By Mike Fenger and Garry Fletcher ( Board members of Friends of Ecological Reserves)
Canada has a less than 1% of its marine ecosystems in Marine Protected Areas status and BC has been slower than the Maritime Provinces lagging at less than < 0.5%. Currently there are two off shore seamounts that make up the BC Marine Areas system and these have been established through Department of Fisheries and Oceans (DFO) lead consultation processes. Australia on the other hand is in the enviable position with 16% of their marine ecosystems in protected status. Table 1 shows the different Federal and Provincial Departments/Ministries with a mandate to manage some elements of the marine ecosystems. This Table shows the complexity of overlapping jurisdictions. The different purpose and jurisdictional tools
Formating for this table will be reestablished
Table 1. Federal and Provincial Marine Protected Area Programs (Courtesy of Canadian Parks and Wilderness Society)
_Parks Canada_Department of Fisheries and Oceans_Environment Canada_Ministry of the Environment – BC_Ministry of Agriculture and Lands – BC__Designation
National Marine Conservation Areas
Marine Protected Areas
Marine Wildlife Areas
National Wildlife Areas
Migratory Bird Sanctuaries
BC Marine Ecological Classification
Southern Strait of Georgia (proposed)
Gwaii Haanas (proposed)
Scott Islands (proposed)
Desolation Sound Marine
Checleset Ecological Reserve
National Marine Conservation Areas Act
Canada Wildlife Act
Migratory Birds Convention Act
Ecological Reserve Act
Planning tool for coastal planning, coastal management, and marine protected areas candidate identification.
Protect and conserve marine areas of significance as part of a representative network of protected areas.
Protect and conserve commercial and non-commercial fisheries resources, including endangered or threatened species, areas of high biodiversity or productivity, unique habitats, and marine mammals and their habitats.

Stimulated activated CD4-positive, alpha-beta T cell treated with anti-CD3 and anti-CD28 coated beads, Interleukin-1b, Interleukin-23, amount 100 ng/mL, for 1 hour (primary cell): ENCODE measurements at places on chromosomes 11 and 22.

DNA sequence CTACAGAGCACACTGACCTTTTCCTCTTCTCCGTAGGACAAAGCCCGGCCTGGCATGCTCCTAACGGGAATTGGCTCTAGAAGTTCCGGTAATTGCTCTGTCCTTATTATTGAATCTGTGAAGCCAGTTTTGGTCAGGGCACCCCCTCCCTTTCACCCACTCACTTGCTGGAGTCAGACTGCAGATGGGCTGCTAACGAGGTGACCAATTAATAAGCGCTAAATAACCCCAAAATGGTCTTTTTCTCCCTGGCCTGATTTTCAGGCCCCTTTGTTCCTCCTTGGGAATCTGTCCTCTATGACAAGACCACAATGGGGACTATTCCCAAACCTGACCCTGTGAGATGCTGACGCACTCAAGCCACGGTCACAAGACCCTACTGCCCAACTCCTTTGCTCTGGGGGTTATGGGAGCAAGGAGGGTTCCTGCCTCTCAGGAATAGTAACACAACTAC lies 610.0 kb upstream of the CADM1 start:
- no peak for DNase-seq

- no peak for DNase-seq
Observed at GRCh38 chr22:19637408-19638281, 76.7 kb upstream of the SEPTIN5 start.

Conservation of marine wildlife, with emphasis on marine birds, through the maintenance and restoration of supporting habitats.
Protect representative examples of natural diversity, and special natural, cultural heritage, and recreational features within BC.
Ecological Reserve Act:
Protect viable, representative examples of the natural diversity and exclude harvest of marine resources within the reserve.
Advance efforts to establish Marine Protected Areas.
Representation of marine natural regions (physical, biological & cultural)
Public education & enjoyment
Species and habitats
Areas of high productivity
Species and habitats
Productive, unique and sustainable habitats/ecosystems
Perhaps in response to a bigger unifying vision the BC Ministry of Environment has recently begun to develop an Ocean’s and Coastal Strategy which in addition to economic benefits also envisages maintaining and improving the health of marine ecosystems through ecosystem based management. This new broader look at marine ecosystems is a welcome addition that can potentially improve the long term viability of the marine based ERs. FER is advocating all marine-based ERs receive a buffer zone so the marine component of the ecosystem adjacent receives equivalent status whenever a marine protected area is declared. Table 2 lists currently established ERs that protect biological features such sea bird colonies and sea mammal breeding areas.
Table 2. Existing ERs to out from for a network of Marine Protected Areas system. Race Rocks (Bolded) is the only ER that is currently under a DFO lead process that may result in a marine protected area.
Annie Vallee (Triangle Island)
Byers/Conroy/Harvey/Sinnett Islands Checleset Bay
Dewdney and Glide Islands
Lepas Bay Moore/McKenney/Whitmore Islands
Robson Bight (Michael Biggs)
Pine/storm and Tree Islands (Duke of Edinburgh)
Oak Bay Islands
San Juan River Estuary